Instances of damage caused by airborne spreading of the pesticide dicamba onto neighboring, unprotected land (“dicamba drift”) were so numerous in Minnesota that the state has been unable to process all of the complaint samples. That’s likely one factor that led to this week’s news, that the state is attempting to institute more restrictive dicamba regulations than the national average, a first for a state government.
Dicamba drift has been a disastrous event for the makers and sellers of the pesticide. It has resulted in dozens of lawsuits, periodic banning, frantic work on new formulations and some makers even dropping out of selling the pesticide altogether. In 2020, the EPA decided that the new formulations and instructions on dicamba application were safe enough to approve the pesticide for five more years. Despite that, lawsuits immediately followed with accusers calling the re-approval “rushed” and incomplete.
The EPA, reported Emily Unglesbee of DTN Progressive Farmer, is concerned about the continued opposition to dicamba and the ecological issues at the core of that opposition. It is mulling over the idea of creating new, more restrictive rules for the pesticide’s use. But as the EPA refrains from taking action right now, the Minnesota Department of Agriculture has stepped in to fill that void.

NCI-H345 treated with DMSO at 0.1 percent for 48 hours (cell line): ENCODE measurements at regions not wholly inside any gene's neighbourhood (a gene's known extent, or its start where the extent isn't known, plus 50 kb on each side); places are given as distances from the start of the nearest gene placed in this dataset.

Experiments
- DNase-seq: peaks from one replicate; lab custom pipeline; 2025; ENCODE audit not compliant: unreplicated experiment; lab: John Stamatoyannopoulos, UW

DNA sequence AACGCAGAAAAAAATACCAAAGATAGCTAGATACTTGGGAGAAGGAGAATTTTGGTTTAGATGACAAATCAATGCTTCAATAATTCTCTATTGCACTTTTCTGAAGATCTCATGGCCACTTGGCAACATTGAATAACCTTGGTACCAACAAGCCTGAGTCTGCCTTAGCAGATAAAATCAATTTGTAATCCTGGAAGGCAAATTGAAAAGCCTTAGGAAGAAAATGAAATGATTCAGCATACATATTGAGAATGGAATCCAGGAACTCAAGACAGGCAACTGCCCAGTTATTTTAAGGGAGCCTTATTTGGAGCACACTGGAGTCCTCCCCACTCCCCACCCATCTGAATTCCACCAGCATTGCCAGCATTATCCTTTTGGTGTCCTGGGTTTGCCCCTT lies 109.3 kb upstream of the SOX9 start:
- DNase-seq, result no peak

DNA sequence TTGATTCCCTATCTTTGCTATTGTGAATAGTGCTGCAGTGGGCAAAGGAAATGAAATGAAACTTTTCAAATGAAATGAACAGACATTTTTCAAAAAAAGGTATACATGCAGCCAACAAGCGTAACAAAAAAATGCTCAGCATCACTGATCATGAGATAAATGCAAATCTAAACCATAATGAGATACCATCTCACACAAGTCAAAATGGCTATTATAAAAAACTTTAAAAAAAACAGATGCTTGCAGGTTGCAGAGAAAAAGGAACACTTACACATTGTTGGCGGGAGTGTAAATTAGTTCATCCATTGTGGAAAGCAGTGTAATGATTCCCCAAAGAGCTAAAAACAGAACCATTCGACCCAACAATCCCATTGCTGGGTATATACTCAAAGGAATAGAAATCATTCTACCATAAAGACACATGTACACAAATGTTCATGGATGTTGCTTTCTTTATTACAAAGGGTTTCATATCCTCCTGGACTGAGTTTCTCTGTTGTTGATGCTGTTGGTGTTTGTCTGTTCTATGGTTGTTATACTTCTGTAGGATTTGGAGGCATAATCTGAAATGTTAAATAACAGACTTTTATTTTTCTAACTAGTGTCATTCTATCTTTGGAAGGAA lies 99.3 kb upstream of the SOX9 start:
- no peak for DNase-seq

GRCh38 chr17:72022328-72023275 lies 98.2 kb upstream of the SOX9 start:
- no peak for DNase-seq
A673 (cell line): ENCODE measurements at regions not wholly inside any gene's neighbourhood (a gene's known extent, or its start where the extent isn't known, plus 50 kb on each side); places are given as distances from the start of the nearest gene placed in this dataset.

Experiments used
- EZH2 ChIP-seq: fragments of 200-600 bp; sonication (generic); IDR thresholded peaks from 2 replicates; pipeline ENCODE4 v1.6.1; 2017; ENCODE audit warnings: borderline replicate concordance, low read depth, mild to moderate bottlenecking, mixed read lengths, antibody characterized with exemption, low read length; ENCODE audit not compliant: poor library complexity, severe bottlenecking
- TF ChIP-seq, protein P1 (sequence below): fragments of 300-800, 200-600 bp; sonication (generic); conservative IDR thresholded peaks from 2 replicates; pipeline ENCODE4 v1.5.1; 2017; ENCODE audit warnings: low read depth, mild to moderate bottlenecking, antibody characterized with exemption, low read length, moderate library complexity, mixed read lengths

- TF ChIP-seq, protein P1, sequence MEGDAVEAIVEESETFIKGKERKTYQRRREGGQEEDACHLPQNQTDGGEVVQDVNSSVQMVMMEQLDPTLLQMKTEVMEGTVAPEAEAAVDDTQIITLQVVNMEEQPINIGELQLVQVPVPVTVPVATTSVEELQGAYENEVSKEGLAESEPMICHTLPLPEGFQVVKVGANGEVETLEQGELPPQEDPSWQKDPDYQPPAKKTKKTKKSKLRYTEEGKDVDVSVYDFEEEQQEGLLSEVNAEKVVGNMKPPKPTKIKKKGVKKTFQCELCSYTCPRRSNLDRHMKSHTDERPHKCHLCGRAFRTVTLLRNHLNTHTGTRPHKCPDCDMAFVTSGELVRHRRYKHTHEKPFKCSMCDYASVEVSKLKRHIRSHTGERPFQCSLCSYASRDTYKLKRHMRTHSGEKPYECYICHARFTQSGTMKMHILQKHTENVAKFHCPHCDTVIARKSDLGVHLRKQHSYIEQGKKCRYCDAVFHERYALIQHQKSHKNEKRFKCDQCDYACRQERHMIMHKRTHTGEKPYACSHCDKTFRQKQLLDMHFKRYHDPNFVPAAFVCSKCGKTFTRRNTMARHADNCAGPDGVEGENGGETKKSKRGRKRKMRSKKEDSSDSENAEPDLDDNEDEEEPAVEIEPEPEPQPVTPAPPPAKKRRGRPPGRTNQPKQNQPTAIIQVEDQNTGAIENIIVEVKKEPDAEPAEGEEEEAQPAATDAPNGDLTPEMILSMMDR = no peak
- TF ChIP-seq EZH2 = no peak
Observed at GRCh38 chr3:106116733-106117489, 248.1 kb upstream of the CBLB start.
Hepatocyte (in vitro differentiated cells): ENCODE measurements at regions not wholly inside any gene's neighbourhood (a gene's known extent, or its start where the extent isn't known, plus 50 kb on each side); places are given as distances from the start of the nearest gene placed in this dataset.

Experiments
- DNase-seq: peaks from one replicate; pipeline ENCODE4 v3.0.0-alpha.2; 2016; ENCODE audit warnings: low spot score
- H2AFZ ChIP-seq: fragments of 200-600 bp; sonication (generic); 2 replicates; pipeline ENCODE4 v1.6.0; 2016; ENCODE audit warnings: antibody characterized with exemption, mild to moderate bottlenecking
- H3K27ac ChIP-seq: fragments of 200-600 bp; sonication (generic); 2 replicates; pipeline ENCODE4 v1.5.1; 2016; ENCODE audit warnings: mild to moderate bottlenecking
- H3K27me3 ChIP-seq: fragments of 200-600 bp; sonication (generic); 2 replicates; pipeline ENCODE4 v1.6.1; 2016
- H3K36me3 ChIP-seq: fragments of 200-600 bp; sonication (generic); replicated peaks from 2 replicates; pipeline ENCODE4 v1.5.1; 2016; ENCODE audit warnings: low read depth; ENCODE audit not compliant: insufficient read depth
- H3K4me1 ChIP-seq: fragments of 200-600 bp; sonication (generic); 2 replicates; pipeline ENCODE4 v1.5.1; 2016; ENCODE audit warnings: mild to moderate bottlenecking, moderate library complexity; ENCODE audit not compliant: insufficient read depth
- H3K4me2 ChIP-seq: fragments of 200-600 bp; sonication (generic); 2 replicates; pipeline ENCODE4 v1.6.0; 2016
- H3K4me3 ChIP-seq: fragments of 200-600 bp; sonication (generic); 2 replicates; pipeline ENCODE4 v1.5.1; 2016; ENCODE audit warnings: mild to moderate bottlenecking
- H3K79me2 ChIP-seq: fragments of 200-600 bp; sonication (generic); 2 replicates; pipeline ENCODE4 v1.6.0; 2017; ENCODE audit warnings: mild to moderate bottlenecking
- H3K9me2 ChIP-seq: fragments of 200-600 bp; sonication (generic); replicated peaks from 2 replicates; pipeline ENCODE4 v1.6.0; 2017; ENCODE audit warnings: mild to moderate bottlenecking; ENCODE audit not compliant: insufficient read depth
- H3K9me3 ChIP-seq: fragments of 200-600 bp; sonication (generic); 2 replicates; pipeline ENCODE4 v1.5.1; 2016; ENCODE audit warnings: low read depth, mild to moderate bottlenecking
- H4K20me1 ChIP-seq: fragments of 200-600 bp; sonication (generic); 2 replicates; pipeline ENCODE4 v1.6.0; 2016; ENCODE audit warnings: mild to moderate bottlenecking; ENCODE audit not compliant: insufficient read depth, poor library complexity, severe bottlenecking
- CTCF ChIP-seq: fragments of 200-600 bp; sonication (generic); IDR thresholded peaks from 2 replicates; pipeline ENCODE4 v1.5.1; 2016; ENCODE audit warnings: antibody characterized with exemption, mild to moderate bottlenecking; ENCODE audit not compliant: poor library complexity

The MDA announced its proposal for new dicamba use rules that would be, in a first, more restrictive than the EPA’s current rules. The changes are quite specific: two new cut-off dates for the spraying of dicamba, depending on whether the farm lies north or south of Interstate 94, which travels in a roughly diagonal line through the center of the state. For growers south of I-94, the cut-off date would be weeks earlier than the federal one. And for those to the north, it would either be identical or a full month earlier, depending on the crop.
The other change would be a temperature restriction, in which dicamba cannot be sprayed at all when the temperature hits at or is above 85 degrees Fahrenheit. Dicamba is generally understood to spread much more widely at high temperatures. Despite this, the EPA’s rule has no temperature guidelines at all. Temperatures, especially in southern Minnesota, average in the low-80s through the heat of the summer, with those above 85 not uncommon.
For those changes to go through, the EPA and, for some reason, the makers of dicamba would have to agree to them. From the sound of Unglebee’s reporting, EPA approval seems fairly likely, but the pesticide makers, like BASF, may or may not be willing to make those changes.